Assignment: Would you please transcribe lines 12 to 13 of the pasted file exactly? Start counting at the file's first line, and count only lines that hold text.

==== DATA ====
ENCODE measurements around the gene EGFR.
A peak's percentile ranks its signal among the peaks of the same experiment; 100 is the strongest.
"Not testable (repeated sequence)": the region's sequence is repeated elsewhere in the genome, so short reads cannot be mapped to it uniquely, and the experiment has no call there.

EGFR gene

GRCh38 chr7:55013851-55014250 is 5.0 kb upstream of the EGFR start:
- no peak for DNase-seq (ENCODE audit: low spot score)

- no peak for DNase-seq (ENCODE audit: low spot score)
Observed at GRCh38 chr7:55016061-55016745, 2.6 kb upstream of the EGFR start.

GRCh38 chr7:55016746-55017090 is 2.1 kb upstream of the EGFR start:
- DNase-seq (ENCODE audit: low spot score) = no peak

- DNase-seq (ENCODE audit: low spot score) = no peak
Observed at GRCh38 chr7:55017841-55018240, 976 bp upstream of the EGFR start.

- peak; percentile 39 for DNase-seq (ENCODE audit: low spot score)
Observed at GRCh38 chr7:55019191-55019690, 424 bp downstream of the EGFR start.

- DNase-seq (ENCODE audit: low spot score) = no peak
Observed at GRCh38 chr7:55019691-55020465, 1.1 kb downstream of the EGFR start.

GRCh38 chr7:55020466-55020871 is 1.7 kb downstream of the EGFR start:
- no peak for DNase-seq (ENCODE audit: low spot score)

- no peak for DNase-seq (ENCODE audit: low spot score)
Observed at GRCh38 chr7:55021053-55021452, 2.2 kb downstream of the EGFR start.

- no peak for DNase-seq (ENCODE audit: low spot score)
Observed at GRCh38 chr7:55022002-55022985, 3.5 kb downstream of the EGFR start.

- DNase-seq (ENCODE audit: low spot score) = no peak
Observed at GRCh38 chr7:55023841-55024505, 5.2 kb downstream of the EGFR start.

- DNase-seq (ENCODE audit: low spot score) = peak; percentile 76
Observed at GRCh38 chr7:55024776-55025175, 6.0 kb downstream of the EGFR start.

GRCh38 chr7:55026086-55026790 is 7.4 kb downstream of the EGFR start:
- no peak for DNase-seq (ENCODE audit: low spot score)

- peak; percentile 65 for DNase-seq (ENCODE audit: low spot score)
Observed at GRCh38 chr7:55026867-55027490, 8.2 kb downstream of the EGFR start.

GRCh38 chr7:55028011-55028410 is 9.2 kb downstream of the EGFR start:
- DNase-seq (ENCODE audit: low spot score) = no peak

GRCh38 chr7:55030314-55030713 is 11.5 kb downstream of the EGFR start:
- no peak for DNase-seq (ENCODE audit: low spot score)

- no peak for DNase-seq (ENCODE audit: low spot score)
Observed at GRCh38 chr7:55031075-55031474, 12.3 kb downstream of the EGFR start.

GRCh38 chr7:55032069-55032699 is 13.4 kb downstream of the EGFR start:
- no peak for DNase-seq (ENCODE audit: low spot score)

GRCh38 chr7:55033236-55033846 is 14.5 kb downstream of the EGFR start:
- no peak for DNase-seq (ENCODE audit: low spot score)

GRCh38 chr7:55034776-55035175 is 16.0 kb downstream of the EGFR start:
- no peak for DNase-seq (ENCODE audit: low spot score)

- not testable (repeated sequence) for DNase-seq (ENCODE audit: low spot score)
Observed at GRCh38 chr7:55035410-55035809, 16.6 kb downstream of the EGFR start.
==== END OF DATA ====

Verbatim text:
Observed at GRCh38 chr7:55017841-55018240, 976 bp upstream of the EGFR start.

- peak; percentile 39 for DNase-seq (ENCODE audit: low spot score)